A new way of combining the community of practice and functional approach has recently emerged in asset-intensive industries. It's an idea that combines the best of two worlds: the enhanced social learning environment of communities of practice and the task orientation of functional teams. The name for it was coined by our clients - a professional discipline. The idea is simple: since imposing a new prescriptive process behind the task is expected to be counter-productive and disengaging, why not help data managers obtain something that in the past has measurably led to an enhanced learning and performance within communities of practice – a professional identity – and then actively steer it?

This example follows the steps of creating a professional discipline in data management:

  • Ensure clear leadership and organisational ownership of the new data management professional discipline – both in business and in the function, i.e. IT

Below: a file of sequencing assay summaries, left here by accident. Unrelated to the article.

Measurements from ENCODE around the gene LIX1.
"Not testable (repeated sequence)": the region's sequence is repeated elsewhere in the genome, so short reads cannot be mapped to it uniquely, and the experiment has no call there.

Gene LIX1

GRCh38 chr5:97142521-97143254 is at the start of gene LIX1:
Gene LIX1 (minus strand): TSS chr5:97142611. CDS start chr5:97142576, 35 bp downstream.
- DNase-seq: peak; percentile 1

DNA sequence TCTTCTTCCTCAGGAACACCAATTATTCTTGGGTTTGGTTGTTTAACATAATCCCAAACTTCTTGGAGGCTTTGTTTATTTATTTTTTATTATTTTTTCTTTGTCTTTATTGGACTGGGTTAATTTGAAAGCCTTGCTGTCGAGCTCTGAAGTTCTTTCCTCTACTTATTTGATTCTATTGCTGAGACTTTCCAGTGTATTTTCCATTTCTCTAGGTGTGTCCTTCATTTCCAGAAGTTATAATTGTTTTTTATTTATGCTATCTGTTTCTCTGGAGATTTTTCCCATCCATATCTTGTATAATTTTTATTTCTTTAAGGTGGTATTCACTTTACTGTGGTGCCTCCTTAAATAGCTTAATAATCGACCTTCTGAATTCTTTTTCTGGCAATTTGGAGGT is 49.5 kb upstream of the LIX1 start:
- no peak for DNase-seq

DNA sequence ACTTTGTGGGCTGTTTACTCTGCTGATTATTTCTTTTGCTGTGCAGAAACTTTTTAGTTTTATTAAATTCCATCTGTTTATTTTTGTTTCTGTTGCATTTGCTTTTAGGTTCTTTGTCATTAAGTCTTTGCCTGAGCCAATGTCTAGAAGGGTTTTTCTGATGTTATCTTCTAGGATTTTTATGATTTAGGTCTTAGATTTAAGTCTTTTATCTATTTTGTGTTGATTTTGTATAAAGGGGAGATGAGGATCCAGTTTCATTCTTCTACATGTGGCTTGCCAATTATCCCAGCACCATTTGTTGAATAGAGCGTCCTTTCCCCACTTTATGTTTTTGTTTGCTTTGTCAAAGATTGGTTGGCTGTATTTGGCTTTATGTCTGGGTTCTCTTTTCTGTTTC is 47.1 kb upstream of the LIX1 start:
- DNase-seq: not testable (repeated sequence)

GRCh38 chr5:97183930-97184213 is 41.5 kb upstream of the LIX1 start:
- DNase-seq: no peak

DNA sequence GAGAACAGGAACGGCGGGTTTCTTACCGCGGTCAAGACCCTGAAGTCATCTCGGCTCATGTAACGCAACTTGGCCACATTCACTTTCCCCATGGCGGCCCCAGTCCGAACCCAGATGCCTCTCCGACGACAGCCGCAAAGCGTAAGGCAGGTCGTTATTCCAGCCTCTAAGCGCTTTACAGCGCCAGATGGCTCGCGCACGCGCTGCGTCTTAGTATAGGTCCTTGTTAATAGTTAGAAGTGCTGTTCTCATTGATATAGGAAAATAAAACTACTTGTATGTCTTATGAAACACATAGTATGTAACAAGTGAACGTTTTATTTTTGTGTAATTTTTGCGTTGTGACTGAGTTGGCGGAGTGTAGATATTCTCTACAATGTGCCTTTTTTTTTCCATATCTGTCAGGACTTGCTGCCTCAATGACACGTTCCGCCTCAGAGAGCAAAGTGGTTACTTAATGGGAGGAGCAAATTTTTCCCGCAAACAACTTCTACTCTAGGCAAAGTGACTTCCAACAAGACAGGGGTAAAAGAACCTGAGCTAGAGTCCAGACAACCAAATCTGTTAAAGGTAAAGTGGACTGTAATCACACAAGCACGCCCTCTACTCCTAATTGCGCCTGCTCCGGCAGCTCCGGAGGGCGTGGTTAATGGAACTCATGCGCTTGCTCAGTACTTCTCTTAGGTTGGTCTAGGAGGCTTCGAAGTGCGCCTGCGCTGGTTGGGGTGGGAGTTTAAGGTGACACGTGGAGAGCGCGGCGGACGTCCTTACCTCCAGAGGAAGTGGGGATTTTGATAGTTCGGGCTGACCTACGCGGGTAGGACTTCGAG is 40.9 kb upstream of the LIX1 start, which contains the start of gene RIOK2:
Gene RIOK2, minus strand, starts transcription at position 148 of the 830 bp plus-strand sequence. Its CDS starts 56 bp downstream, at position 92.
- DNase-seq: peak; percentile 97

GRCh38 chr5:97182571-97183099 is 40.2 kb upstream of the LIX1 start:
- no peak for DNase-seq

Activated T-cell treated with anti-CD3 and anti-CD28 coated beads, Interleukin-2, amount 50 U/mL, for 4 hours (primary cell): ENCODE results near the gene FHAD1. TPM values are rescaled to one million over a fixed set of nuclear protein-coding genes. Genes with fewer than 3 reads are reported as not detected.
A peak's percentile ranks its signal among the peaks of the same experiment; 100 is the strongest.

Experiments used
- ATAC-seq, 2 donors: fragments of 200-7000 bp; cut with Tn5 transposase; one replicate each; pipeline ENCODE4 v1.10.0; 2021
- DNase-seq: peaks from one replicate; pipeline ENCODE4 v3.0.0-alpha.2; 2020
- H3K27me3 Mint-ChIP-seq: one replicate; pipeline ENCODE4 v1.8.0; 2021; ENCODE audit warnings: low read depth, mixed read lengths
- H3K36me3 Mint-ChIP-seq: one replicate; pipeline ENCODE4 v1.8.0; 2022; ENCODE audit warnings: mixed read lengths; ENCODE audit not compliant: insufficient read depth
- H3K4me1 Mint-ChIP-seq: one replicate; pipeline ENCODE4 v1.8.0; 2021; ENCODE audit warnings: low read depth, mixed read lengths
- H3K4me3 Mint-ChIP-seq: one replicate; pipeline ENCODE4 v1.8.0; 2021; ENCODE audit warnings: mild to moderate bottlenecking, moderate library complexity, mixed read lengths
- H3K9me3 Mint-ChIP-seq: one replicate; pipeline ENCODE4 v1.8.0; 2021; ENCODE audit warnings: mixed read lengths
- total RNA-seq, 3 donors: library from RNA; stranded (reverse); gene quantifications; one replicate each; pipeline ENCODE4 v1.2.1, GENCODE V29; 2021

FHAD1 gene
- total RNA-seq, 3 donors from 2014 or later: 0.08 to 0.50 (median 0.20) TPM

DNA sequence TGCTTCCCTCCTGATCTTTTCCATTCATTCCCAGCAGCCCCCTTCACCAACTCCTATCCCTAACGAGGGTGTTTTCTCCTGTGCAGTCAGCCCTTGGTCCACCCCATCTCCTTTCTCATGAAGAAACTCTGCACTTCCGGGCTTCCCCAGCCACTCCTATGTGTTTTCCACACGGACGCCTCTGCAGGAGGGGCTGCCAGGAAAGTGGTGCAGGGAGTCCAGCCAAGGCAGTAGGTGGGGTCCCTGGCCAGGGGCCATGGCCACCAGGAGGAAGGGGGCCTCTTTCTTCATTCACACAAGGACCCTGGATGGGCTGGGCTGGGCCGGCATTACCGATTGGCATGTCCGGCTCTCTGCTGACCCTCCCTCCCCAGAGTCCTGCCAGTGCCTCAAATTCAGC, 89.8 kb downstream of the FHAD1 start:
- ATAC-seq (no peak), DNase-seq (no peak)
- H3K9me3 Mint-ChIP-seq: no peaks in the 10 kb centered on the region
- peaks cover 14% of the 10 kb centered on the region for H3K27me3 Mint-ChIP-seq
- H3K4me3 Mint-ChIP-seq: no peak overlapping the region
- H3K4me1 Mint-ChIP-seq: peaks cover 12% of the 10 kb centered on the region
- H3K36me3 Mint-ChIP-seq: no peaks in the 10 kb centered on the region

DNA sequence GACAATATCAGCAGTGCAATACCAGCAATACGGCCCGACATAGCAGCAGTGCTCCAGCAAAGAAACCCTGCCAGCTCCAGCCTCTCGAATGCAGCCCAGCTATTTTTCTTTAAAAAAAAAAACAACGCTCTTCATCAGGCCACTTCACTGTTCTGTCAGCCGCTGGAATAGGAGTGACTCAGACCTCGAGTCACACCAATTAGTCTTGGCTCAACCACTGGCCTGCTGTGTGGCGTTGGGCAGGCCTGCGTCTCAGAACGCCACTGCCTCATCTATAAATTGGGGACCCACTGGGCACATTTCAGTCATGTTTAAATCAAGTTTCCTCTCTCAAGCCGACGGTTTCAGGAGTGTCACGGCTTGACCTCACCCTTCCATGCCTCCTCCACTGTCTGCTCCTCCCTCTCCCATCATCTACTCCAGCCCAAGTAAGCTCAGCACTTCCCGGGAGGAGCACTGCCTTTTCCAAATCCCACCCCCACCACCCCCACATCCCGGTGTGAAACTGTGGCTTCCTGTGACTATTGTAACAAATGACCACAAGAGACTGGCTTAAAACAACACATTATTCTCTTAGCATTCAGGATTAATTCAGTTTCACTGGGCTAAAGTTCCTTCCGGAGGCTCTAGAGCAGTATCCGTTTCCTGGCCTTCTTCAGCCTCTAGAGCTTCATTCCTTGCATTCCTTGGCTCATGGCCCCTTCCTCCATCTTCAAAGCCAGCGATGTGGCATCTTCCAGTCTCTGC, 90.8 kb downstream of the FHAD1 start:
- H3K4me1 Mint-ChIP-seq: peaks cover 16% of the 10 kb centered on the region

• Define organisational parentage for the data management professionals that spans business and function, and define the right mix of matrix reporting lines
  • Set out the global, regional and local responsibilities: we favour centralising processes and standards whilst decentralising delivery
  • Define essential professional roles within involved business units and functions and transition people into them
  • Build a performance management system around the new professional roles in order to achieve the improved data management targets